It’s Enough to Make Your Stage Spin

July 20, 2006

Peninsula Players is described in official documents as a theater company and a corporation.  Reflecting on those who make up the company at the Players, corporation is the farthest thing from my mind.  Rather, the Players are a close group of companions sharing living space, eating and working together to perform live theater.

Yes, the Players house and feed those who work here.  If you have visited the box office in person and wondered what happens in the rest of the building, the answer is four company members live on the upper level, and on the lower level the administrative offices split the space with the costume shop.

While the carpenters live above the old scene shop and the box office staff above the box office, we also have staff and interns scattered around the property living in dorms and cabins.  These 20 plus people share three shower stalls and a summer working at the Players is best described as theater camp.

With summer camps, there is camaraderie. And I am always amazed at the companionship our little troupe has.  After the final curtain call of “Master Class” our crew was ready with drills, ladders, wrenches, hammers and crowbars to take down one set and move in the next. Everyone on property lent a hand.  Actors and actresses from “Master Class” and “Noises Off” worked side-by-side with our technical director Scott Boyle and his crew to help move the costumes, clean the dressing rooms, dismantle and move the scenery, and sweep the stage of debris.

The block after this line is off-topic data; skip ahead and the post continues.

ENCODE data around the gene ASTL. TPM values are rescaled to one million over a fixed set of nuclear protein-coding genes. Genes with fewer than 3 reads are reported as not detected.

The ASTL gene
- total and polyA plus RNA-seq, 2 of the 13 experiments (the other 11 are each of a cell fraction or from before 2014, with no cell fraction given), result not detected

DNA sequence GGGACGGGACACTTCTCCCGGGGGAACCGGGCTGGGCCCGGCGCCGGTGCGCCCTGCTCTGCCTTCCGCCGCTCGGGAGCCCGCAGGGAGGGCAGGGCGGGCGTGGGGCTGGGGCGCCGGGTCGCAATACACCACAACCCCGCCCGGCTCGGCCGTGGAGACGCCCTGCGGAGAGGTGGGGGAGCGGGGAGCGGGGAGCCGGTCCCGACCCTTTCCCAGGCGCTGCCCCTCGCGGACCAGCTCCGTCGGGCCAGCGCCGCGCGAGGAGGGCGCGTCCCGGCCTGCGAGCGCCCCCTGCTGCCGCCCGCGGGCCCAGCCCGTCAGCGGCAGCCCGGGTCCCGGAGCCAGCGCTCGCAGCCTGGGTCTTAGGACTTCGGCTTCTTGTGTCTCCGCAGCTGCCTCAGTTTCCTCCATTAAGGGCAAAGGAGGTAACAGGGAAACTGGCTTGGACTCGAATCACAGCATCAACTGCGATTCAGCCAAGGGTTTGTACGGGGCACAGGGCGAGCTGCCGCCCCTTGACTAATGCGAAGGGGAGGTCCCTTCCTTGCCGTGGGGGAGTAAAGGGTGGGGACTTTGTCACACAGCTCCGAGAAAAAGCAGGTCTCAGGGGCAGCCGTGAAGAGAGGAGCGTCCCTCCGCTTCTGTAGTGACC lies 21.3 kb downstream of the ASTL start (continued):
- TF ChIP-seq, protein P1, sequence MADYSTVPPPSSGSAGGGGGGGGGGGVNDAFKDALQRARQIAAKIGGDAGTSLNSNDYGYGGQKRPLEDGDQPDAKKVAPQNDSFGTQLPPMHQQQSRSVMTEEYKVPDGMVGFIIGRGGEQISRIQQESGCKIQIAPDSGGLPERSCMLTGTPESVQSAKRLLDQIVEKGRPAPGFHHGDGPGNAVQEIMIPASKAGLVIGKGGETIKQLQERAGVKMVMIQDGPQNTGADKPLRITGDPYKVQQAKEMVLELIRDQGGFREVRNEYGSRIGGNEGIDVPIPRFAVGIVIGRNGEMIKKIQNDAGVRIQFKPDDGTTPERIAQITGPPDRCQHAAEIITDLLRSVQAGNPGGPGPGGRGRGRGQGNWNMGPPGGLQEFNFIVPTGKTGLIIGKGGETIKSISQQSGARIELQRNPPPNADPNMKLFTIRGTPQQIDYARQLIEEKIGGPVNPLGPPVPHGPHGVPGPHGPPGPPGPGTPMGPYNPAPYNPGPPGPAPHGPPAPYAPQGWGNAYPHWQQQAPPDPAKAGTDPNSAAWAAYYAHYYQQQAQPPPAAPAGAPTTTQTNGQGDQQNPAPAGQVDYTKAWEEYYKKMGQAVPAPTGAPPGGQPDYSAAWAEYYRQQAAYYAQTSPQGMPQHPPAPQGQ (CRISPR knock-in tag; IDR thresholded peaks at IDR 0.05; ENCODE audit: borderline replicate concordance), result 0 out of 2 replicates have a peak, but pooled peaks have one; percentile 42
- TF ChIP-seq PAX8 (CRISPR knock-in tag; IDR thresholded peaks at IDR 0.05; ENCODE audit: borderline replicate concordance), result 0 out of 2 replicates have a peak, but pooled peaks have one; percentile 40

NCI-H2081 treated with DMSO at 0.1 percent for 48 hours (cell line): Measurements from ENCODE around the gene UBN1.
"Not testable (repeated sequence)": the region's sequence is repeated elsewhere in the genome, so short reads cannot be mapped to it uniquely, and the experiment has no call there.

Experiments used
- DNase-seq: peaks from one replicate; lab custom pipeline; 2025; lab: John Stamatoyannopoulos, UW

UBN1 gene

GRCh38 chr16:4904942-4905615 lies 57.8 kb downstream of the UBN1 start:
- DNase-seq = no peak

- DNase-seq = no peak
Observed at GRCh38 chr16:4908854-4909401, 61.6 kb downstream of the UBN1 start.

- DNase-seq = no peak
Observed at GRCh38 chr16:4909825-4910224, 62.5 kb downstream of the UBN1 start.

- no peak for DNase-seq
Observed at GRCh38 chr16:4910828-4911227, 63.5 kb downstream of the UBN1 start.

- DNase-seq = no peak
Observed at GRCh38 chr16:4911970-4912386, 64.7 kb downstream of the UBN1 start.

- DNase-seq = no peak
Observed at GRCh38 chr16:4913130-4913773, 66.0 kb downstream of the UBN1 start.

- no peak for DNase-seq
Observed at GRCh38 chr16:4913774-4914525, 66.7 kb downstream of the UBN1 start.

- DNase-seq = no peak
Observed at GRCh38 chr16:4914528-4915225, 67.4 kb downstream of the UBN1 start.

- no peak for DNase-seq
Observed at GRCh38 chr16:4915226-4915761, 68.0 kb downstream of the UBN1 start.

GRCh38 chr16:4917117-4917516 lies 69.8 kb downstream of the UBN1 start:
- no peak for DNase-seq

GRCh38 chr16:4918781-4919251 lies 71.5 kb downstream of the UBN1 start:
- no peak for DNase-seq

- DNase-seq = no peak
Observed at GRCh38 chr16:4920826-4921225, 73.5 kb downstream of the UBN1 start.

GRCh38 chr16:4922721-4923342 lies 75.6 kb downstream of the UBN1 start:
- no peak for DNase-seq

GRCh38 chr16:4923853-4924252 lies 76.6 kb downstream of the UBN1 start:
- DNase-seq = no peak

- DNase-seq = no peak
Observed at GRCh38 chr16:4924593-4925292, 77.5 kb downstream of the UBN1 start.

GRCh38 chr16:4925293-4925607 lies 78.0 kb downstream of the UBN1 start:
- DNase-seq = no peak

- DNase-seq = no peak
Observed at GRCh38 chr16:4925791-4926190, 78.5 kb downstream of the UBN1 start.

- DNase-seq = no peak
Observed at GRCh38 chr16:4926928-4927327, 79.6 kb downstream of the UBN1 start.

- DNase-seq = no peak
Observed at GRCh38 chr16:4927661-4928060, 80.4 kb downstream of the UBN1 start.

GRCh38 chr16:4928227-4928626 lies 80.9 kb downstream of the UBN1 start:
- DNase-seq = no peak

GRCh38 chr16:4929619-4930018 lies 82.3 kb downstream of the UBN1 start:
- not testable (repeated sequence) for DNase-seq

While that was happening, up in our new catwalks, our master electrician Dale Fanning was directing his crew of actors and interns to reposition the lighting instruments and re-color them.  Were you aware it takes 150 to 200 instruments to light a set?  Each instrument has a color plastic film, called a “gel,” held in a frame to color the light.

Each instrument is manually hung, tightened to the pipe with a bolt and c-clamp; safety cables are attached and lastly they are focused onto the set to work together to light it.  This last step happens in darkness after the set is installed.  So when I write about our technicians and interns working in the wee hours of the morning to accomplish our changeovers, it is not an exaggeration.

The final tweaking and preparation of the set is done by our tech staff and crew who sleep in shifts to attend the various work calls to focus lights, run the light or sound board, tape down speaker cables, paint the set, finish carpentry work and so forth.

When you see the set for “Noises Off” I hope you also think of these unsung backstage workers who gave up sleep to make this 19-foot tall set, with three staircases, and seven slamming doors rotate during intermission.  Yes, rotate.

“Noises Off” is a madcap comedy within a madcap comedy.  When you see the backstage of the set of “Noises Off” you are really seeing the backstage.  Tickets are going quickly for this fast-paced fun fest.  For yours, call the box office at 868-3287 or visit   Perhaps I’ll see you by the bay, where the sun sets, the curtain rises and the stars shine!

Audra Baakari Boyle is the Players Business Manager and has been with the company for an eventful 12 seasons.